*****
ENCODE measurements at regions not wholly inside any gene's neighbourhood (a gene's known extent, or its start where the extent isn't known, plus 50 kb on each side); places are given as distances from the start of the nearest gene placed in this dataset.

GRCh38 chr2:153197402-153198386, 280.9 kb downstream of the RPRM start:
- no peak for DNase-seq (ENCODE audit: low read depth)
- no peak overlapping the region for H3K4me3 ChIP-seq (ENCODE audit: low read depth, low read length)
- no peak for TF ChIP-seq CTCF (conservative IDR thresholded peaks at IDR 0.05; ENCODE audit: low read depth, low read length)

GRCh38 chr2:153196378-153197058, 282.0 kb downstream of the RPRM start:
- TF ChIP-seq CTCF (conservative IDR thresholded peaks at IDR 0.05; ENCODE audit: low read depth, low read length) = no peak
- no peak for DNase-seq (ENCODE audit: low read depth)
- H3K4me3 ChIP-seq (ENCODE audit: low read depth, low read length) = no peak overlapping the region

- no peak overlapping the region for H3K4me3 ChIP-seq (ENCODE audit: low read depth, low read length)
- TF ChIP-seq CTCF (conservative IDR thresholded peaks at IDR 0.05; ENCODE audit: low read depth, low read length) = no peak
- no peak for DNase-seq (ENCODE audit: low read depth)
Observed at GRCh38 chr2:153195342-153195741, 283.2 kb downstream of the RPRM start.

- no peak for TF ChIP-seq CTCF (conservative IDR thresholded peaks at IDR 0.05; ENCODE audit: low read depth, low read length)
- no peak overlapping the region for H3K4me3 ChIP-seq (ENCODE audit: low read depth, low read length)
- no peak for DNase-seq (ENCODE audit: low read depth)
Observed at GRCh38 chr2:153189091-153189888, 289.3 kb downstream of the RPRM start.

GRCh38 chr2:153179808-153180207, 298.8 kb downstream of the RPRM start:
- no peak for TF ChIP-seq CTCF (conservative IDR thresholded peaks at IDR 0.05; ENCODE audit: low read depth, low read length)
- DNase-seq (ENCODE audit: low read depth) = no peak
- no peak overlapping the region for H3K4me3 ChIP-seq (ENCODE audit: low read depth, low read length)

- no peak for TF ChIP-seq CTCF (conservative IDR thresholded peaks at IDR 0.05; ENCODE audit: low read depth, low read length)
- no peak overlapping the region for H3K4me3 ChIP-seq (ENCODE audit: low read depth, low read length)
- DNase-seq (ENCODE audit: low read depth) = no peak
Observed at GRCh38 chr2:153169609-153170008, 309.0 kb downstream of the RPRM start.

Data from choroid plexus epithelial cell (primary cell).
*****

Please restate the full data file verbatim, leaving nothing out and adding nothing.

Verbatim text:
ENCODE measurements at regions not wholly inside any gene's neighbourhood (a gene's known extent, or its start where the extent isn't known, plus 50 kb on each side); places are given as distances from the start of the nearest gene placed in this dataset.

GRCh38 chr2:153197402-153198386, 280.9 kb downstream of the RPRM start:
- no peak for DNase-seq (ENCODE audit: low read depth)
- no peak overlapping the region for H3K4me3 ChIP-seq (ENCODE audit: low read depth, low read length)
- no peak for TF ChIP-seq CTCF (conservative IDR thresholded peaks at IDR 0.05; ENCODE audit: low read depth, low read length)

GRCh38 chr2:153196378-153197058, 282.0 kb downstream of the RPRM start:
- TF ChIP-seq CTCF (conservative IDR thresholded peaks at IDR 0.05; ENCODE audit: low read depth, low read length) = no peak
- no peak for DNase-seq (ENCODE audit: low read depth)
- H3K4me3 ChIP-seq (ENCODE audit: low read depth, low read length) = no peak overlapping the region

- no peak overlapping the region for H3K4me3 ChIP-seq (ENCODE audit: low read depth, low read length)
- TF ChIP-seq CTCF (conservative IDR thresholded peaks at IDR 0.05; ENCODE audit: low read depth, low read length) = no peak
- no peak for DNase-seq (ENCODE audit: low read depth)
Observed at GRCh38 chr2:153195342-153195741, 283.2 kb downstream of the RPRM start.

- no peak for TF ChIP-seq CTCF (conservative IDR thresholded peaks at IDR 0.05; ENCODE audit: low read depth, low read length)
- no peak overlapping the region for H3K4me3 ChIP-seq (ENCODE audit: low read depth, low read length)
- no peak for DNase-seq (ENCODE audit: low read depth)
Observed at GRCh38 chr2:153189091-153189888, 289.3 kb downstream of the RPRM start.

GRCh38 chr2:153179808-153180207, 298.8 kb downstream of the RPRM start:
- no peak for TF ChIP-seq CTCF (conservative IDR thresholded peaks at IDR 0.05; ENCODE audit: low read depth, low read length)
- DNase-seq (ENCODE audit: low read depth) = no peak
- no peak overlapping the region for H3K4me3 ChIP-seq (ENCODE audit: low read depth, low read length)

- no peak for TF ChIP-seq CTCF (conservative IDR thresholded peaks at IDR 0.05; ENCODE audit: low read depth, low read length)
- no peak overlapping the region for H3K4me3 ChIP-seq (ENCODE audit: low read depth, low read length)
- DNase-seq (ENCODE audit: low read depth) = no peak
Observed at GRCh38 chr2:153169609-153170008, 309.0 kb downstream of the RPRM start.

Data from choroid plexus epithelial cell (primary cell).